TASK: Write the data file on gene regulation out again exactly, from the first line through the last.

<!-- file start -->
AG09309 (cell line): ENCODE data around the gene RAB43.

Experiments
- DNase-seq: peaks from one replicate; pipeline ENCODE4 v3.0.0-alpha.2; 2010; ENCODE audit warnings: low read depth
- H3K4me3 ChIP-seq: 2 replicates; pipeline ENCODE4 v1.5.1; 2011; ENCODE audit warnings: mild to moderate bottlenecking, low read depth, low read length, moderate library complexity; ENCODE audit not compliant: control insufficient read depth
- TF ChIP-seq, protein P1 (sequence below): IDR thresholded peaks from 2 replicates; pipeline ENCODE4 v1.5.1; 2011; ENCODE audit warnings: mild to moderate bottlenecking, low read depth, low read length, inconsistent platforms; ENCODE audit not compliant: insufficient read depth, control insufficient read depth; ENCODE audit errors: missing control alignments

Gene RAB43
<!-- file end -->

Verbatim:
AG09309 (cell line): ENCODE data around the gene RAB43.

Experiments
- DNase-seq: peaks from one replicate; pipeline ENCODE4 v3.0.0-alpha.2; 2010; ENCODE audit warnings: low read depth
- H3K4me3 ChIP-seq: 2 replicates; pipeline ENCODE4 v1.5.1; 2011; ENCODE audit warnings: mild to moderate bottlenecking, low read depth, low read length, moderate library complexity; ENCODE audit not compliant: control insufficient read depth
- TF ChIP-seq, protein P1 (sequence below): IDR thresholded peaks from 2 replicates; pipeline ENCODE4 v1.5.1; 2011; ENCODE audit warnings: mild to moderate bottlenecking, low read depth, low read length, inconsistent platforms; ENCODE audit not compliant: insufficient read depth, control insufficient read depth; ENCODE audit errors: missing control alignments

Gene RAB43